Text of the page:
Pete Dye courses in Europe are very scarce but Domaine Impérial is one such rarity and it is one of a select few that were created on the continent by the acclaimed architect in the late 1980s – others being Franciacorta in Italy (with Marco Croze) and Barbaroux in France. The course lies just outside Nyon (headquarters of the UEFA football authorities) on land by the banks of Lake Geneva, between Lausanne and Geneva.
The property has quite an important historical pedigree. It was part of a larger estate owned in the 17th and 18th centuries by the Barons Guiger of Prangins before Joseph Bonaparte, elder brother of Napoléon Bonepart, acquired the land. Joseph then sold around 750 acres to his nephew, Prince Jérôme Napoléon, in 1859 and he quickly constructed La Villa Prangins, now used as the very impressive clubhouse.
After the demise of his cousin Napoléon III in 1870, Prince Jérôme split the estate and sold the villa to an Englishman, Charles Lucas. When ground works were carried out over a hundred years later, several tees and greens were discovered and these were attributed to him! The property changed hands several times over the next 80 years before Ernest Morf bought it in 1953.
Victor Morf inherited the estate in 1971 and four years later engaged an architect and property developer to fulfill his dream of creating a top-flight golf course. However, it took ten years of patient negotiation with the local authorities before planning permission was granted. After a further two years of construction – during which over a half a million cubic metres of earth were moved – the front nine was ready for play in the summer of 1987 when Seve Ballesteros teed up the inaugural drive on the 1st tee.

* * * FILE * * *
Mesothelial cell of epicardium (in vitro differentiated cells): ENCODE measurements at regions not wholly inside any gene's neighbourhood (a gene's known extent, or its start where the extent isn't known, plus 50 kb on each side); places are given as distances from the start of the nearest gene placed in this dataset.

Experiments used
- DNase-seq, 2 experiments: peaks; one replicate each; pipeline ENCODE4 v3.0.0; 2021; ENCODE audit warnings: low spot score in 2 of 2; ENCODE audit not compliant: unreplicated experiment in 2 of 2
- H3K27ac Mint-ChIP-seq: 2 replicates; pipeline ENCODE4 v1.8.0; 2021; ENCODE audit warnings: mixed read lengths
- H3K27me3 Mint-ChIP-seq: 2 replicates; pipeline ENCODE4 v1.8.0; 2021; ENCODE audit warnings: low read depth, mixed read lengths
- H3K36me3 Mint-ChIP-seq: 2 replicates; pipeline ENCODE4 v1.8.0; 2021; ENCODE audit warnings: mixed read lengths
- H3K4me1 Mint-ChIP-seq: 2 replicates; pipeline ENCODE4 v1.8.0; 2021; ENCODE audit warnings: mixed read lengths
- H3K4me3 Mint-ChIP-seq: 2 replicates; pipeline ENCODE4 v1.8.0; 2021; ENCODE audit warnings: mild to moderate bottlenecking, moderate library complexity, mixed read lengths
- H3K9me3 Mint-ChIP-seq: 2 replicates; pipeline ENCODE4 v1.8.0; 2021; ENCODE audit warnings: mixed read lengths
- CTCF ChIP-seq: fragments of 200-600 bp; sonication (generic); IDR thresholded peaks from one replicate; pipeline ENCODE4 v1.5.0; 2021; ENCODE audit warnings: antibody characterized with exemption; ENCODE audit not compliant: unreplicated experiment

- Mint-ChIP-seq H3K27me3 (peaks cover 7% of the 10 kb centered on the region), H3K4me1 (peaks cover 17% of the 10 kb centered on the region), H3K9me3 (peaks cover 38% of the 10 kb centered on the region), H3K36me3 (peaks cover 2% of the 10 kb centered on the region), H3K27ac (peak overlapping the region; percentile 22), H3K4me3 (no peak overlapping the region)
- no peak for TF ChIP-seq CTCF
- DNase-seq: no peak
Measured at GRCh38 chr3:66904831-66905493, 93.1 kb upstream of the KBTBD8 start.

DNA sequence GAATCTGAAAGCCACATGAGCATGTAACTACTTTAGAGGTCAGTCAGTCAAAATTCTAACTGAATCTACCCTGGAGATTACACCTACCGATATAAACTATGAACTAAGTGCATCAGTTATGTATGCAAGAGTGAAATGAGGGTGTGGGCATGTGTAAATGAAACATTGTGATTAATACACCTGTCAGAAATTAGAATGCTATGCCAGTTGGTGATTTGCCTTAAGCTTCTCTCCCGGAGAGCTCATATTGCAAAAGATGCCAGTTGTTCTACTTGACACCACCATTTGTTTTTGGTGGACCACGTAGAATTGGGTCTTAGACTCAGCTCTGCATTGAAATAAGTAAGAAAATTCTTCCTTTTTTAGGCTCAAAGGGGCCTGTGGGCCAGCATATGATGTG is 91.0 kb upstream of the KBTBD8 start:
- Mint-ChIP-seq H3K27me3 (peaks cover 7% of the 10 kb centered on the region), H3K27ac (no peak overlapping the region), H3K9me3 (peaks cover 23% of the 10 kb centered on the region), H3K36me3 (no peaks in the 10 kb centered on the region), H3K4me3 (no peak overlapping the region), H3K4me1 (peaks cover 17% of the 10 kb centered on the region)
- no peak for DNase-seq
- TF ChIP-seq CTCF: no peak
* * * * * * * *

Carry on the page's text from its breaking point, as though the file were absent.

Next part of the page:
A feature hole at Domaine Imperial is the 589-yard, par five 4th which doglegs right and is very narrow at the bend in the fairway. A long, narrow bunker must be avoided further along the fairway before reaching a green that is well defended with small pot bunkers.
Pete Dye said of Domaine Impérial at the time, “it is the first time, in this part of the world, that I have the chance to design such a unique course.” He continued, “when I design a hole, I want the par to be the necessary exam for all good players… I think I managed to find a good cocktail of different approaches, making the course more difficult than meets the eye.”
has been overused during pandemic , standards have suffered
Imagine for a moment, if you will, that you've just had a lovely, filling and tasty meal: maybe something Italian. Sweets followed and now you've retired to a comfortable leather-upholstered seat with your favourite after-dinner drink. It's cool outside, but a fireplace is radiating warmth and you might even be wearing your favourite slippers. Everything is 'just so'. Well now you know what it feels like to be playing golf at Domaine Imperial: delightfully comfortable.
From the manicured surrounds of the clubhouse and the wonderful views of Lake Geneva (or to be more correct Lac Léman in this francophone region) there is an almost surreal feeling of calm around this wooded-parkland golf course: it is not one for striding boldly down fairways, but rather for wandering between shots, looking at the dappled light on the surrounds, listening to the bubbling of the stream flowing through the front nine and inhaling deeply of the spring, or summertime scents of the surrounding flora. It really is quite wonderful. And there is some seriously good golf here too. Don't be too distracted by the beautiful surroundings because you'll need to thinking about where to position your shots, especially your angles into the green and how best to minimise the risks from the hazards. This course requires thought, but is not overly penal. Plan and execute your shots well and the perfect conditioning will yield the expected results, especially on and around the greens.
Based on the best of German engineering found in the car-park and the elegance of the club and course surrounds, this is clearly where 'the 1%' play their golf. And yet, as a visitor, I had contacted the club beforehand to organise a tee-time, presented my national golf handicap credentials on arrival and paid the rather steep green fee and was permitted to play. What a pity that there is not more like it on the other side of the Atlantic.
I can see why this course is ranked number 1 in Switzerland: delightful golfing experience.
Decent Dye-course, kept in very good condition April-October. Fabulous clubhouse terrace on the lake. Downside: overloaded and subject to severe pace-of-play issues. Plan a five hour round and you might get lucky; typical Swiss golf etiquette does not include letting faster parties play through, so... be warned. I’ve played the course 100+ times.